Transport of boron in soil and its uptake by eucalypt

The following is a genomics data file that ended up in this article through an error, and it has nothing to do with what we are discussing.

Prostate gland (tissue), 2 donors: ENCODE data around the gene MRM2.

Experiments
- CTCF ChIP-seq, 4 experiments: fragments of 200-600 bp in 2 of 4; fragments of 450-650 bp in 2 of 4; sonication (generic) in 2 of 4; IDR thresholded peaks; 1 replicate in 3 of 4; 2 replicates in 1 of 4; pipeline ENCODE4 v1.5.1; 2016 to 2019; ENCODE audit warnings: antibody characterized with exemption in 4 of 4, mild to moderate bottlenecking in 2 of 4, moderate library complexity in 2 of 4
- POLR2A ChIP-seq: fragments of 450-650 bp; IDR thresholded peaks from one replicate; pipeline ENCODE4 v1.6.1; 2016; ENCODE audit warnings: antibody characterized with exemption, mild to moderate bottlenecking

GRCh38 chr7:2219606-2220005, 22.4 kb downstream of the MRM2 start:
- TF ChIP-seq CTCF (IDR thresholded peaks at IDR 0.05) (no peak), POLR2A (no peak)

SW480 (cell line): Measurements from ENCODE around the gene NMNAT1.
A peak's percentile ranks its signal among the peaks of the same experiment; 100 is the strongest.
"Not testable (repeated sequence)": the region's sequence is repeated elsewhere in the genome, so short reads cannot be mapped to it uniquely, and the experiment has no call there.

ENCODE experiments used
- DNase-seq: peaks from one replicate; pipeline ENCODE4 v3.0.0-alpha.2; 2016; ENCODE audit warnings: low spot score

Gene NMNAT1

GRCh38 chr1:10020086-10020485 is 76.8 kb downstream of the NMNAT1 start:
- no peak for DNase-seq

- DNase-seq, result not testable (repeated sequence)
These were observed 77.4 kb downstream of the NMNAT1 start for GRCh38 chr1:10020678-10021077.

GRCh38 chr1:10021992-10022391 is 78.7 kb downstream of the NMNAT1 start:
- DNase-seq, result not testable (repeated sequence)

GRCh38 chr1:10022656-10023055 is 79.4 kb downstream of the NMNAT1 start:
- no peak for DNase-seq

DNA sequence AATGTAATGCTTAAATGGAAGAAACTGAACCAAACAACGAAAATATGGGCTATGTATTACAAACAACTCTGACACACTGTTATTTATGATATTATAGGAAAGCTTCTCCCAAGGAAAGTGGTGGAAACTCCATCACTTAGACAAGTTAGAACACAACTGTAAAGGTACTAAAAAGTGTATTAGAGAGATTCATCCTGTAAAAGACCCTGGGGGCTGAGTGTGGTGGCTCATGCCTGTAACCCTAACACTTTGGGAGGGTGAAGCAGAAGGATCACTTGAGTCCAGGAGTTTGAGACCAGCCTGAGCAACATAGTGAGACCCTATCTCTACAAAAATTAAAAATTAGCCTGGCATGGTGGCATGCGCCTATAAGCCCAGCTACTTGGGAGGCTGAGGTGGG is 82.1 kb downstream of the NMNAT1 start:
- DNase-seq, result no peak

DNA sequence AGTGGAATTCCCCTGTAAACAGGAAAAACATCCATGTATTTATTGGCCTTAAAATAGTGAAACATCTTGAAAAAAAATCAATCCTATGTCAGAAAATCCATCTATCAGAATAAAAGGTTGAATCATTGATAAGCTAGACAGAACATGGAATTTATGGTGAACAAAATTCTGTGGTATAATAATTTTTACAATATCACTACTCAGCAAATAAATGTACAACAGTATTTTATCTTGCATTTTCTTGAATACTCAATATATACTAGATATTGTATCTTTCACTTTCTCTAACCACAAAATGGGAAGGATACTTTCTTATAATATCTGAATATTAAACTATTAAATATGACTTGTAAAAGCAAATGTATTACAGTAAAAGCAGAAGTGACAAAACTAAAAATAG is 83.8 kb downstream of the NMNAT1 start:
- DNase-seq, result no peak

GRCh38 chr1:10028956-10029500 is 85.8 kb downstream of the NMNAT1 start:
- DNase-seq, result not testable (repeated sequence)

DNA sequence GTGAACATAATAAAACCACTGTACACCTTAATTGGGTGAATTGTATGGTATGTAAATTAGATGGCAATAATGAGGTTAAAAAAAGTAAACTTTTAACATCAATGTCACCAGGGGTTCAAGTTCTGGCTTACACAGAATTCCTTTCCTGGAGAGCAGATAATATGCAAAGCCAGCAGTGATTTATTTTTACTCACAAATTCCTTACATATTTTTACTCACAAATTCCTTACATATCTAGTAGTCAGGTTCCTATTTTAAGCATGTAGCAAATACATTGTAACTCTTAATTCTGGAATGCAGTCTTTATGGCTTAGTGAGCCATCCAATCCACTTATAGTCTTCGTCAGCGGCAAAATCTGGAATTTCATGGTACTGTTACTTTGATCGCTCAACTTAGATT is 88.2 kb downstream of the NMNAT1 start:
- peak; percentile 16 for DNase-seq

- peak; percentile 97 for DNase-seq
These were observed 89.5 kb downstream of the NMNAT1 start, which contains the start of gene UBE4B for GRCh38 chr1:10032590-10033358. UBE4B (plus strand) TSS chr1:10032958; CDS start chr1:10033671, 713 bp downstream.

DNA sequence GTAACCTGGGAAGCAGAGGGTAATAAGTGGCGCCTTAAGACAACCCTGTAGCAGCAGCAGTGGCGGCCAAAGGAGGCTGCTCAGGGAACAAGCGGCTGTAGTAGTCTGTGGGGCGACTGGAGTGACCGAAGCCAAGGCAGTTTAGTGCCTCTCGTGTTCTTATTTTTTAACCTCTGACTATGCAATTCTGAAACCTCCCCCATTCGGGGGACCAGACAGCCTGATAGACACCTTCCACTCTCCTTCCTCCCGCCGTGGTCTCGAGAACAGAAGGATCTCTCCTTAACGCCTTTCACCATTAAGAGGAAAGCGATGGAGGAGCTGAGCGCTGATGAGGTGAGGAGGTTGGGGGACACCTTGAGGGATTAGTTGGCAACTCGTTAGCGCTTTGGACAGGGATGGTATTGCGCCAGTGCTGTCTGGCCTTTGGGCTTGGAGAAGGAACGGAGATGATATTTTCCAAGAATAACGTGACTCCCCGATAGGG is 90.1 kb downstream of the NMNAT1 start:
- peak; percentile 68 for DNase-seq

The mechanism and magnitude of B transport to plant roots depend on both water and B soil contents. The contribution of mass flow and diffusion to the B transport in soil to eucalypt roots was evaluated in response to the water potential and B rates. Two water potentials (-10 and -40 kPa) and six B levels (0; 0.5; 1; 2; 3 and 5 mg dm-3 of B) were evaluated. The plants were grown in 2.5 dm3 plastic pots with soil, in a greenhouse. The water potential was controlled by a tensiometer in each pot and soil moisture adjusted with distilled water. The maximum root dry weight was produced at rates of 0.98 and 2.38 mg dm-3 of B, at potentials of -10 and -40 kPa, respectively, and the maximum shoot dry weight at rates of 0.96 and 1.82 mg dm-3 of B, at potentials of -10 and -40 kPa, respectively. Positive and highly significant relationships were observed between B rates, soil extractable B, B in soil solution and B plant content at both water potentials. Mass flow was the predominant mechanism for B transport in soil, supplying 100 % of the plant demand in the soils treated with the highest B rates. Diffusion was a complementary mechanism, but its relative increased substantially under conditions of low soil B and greater water deficit.